iOS 16, iPadOS 16, and macOS Ventura will completely remove passwords

by nativetechdoctor
4 minutes read

In a reply to Tomsguide , Apple’s leadership said that iOS 16, iPadOS 16 and macOS Ventura will help free users from using passwords.

Passwords have long been unsafe, especially when there are so many services and users often have the habit of sharing the same password for all. If hackers are able to obtain passwords through attacks on the service or through phishing, identities and personal information could be at risk.

There are now alternatives to manual password entry, such as password managers, but they are still vulnerable. Apple, Google, Microsoft and major technology corporations have joined the FIDO Alliance to work towards replacing passwords.

In response to Tomsguide , Apple said that the Passkeys solution will be officially introduced this fall on iOS 16, iPadOS 16 and macOS Ventura, which can help users get rid of the worry with passwords.

senior director of platform product marketing Apple , said Passkeys are the only digital keys that are easier to use, more secure. They are never stored on the server, but only on the user’s device. Hackers cannot steal Passkeys in an attack on the service or trick users into sharing them.

Passkeys requires Touch ID or Face ID for biometric verification. Meanwhile, iCloud Keychain helps sync Passkeys between iPhone, iPad, Mac and Apple TV devices with end-to-end encryption.

The principle of Passkeys is a public and secret key pair. The private key is stored on the user’s device, while the public key is on the web server. So this Apple feature makes phishing impossible because the user never gives the secret key, they just authenticate using their device.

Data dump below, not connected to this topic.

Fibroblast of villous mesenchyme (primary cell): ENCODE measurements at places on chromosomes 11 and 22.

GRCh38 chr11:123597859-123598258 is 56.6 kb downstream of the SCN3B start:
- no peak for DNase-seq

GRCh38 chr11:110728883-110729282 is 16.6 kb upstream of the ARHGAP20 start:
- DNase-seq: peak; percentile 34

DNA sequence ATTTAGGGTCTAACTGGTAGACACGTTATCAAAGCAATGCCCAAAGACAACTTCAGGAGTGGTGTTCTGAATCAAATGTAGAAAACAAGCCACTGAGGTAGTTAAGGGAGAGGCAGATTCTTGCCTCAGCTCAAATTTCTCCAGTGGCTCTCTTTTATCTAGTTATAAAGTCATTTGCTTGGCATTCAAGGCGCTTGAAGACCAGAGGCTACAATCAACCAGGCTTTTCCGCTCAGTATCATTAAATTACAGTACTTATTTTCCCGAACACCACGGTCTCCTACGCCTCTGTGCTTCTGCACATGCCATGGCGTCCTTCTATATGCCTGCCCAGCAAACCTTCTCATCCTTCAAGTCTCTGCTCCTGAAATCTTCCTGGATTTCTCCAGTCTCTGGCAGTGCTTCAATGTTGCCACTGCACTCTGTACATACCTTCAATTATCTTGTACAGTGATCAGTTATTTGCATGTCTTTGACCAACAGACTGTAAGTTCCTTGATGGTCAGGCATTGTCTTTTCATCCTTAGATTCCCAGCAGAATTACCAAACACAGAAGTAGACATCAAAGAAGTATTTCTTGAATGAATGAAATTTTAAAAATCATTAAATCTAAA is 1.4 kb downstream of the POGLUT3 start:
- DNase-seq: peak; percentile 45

Darin Adler, vice president of internet technology at Apple, said that verifying with Face ID and Touch ID brings convenience. Users don’t need to buy another device, don’t even need to learn new habits.

In case the device to authenticate is not Apple. For example, a user subscribes to an online movie streaming service on an iPhone but needs to sign in on Roku. At this point, the device will generate a QR code that the iPhone or iPad can read. The iOS operating system will use Face ID or Touch ID to confirm whether the user really wants to sign in, thereby confirming or denying the request for the application or website running on the device.

And in case if you want to sign in to the service with an iOS device or a Mac that is not yours, Passkeys can be shared through AirDrop.

This will also be the same when the user has an iPhone and wants to log in on a Windows computer. They will then open the QR code image and then use the iPhone to scan it, then use Face ID or Touch ID on the phone to authenticate.

In order for Passkeys to work across multiple Apple devices – including iPhones, iPads, Macs, and Apple TVs, the iCloud Keychain feature will do the job of syncing. This extension is used to keep user passwords and other sensitive information like credit cards in sync across devices.

In the event a user loses access to their iPhone, the iCloud Keychain feature will also help restore previous keys through iCloud if an Apple device is lost or stolen.

Passkeys will be integrated into iOS 16, iPadOS 16 and macOS Ventura operating systems. Apple is also working with developers to integrate Passkeys support into the app. Apple has not mentioned which apps that support Passkeys will be available at launch.

Adler said those public keys really don’t have any value to steal. This will help reduce liability for developers, and they are looking to take advantage of this. Kurt Night thinks that with the new operating system, this will be the way to completely replace passwords and it is starting.

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